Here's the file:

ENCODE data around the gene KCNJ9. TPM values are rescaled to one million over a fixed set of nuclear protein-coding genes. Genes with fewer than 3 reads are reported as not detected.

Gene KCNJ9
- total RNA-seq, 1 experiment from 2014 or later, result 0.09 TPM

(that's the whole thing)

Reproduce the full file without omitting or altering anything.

ENCODE data around the gene KCNJ9. TPM values are rescaled to one million over a fixed set of nuclear protein-coding genes. Genes with fewer than 3 reads are reported as not detected.

Gene KCNJ9
- total RNA-seq, 1 experiment from 2014 or later, result 0.09 TPM